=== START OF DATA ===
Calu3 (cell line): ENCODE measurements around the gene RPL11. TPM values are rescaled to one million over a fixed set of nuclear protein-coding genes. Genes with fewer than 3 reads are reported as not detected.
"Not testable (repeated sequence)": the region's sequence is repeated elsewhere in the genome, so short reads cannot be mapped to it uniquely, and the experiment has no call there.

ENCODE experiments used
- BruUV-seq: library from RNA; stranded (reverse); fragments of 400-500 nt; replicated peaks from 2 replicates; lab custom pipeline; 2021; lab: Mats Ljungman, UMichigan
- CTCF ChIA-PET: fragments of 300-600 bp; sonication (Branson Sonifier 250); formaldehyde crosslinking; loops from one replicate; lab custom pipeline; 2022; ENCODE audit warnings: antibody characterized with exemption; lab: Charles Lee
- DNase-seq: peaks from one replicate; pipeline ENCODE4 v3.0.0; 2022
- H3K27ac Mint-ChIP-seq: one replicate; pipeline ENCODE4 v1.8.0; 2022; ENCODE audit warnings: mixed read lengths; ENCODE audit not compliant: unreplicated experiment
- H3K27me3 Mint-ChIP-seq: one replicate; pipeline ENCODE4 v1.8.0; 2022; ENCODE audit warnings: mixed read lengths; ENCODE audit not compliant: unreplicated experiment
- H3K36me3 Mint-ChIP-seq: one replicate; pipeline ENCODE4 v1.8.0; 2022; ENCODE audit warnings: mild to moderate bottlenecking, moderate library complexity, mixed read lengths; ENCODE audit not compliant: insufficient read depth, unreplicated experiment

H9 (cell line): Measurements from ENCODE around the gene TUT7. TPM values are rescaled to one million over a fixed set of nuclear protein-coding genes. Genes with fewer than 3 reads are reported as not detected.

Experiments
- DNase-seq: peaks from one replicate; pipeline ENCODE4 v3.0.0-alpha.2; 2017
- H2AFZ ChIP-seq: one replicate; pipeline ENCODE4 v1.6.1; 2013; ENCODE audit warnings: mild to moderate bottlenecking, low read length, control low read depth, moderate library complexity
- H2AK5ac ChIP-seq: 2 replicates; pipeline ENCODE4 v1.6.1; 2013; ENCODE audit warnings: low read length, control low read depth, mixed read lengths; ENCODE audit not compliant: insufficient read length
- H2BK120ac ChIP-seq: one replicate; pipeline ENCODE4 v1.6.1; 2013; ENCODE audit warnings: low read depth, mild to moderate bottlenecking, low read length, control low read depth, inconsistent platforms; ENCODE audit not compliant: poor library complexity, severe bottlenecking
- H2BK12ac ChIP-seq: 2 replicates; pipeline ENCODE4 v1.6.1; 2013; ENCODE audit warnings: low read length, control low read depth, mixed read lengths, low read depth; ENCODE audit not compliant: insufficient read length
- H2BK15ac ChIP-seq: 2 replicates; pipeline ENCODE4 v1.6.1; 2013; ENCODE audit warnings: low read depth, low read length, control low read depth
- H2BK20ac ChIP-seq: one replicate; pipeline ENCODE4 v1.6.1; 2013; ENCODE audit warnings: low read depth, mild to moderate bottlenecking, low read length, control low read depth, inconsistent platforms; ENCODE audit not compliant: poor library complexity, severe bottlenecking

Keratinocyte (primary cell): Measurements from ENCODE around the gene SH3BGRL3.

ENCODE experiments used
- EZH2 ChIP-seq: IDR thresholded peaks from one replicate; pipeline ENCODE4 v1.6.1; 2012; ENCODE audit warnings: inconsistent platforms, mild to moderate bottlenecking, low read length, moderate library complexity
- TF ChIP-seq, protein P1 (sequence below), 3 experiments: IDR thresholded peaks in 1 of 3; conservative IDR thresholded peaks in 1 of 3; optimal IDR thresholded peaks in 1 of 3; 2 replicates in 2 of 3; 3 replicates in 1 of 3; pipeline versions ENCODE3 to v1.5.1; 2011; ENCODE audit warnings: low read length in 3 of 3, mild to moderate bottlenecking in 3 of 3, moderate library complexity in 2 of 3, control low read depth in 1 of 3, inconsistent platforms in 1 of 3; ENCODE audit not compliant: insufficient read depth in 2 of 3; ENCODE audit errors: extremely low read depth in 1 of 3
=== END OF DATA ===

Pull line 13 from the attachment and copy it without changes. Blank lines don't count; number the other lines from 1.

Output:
- H2AFZ ChIP-seq: one replicate; pipeline ENCODE4 v1.6.1; 2013; ENCODE audit warnings: mild to moderate bottlenecking, low read length, control low read depth, moderate library complexity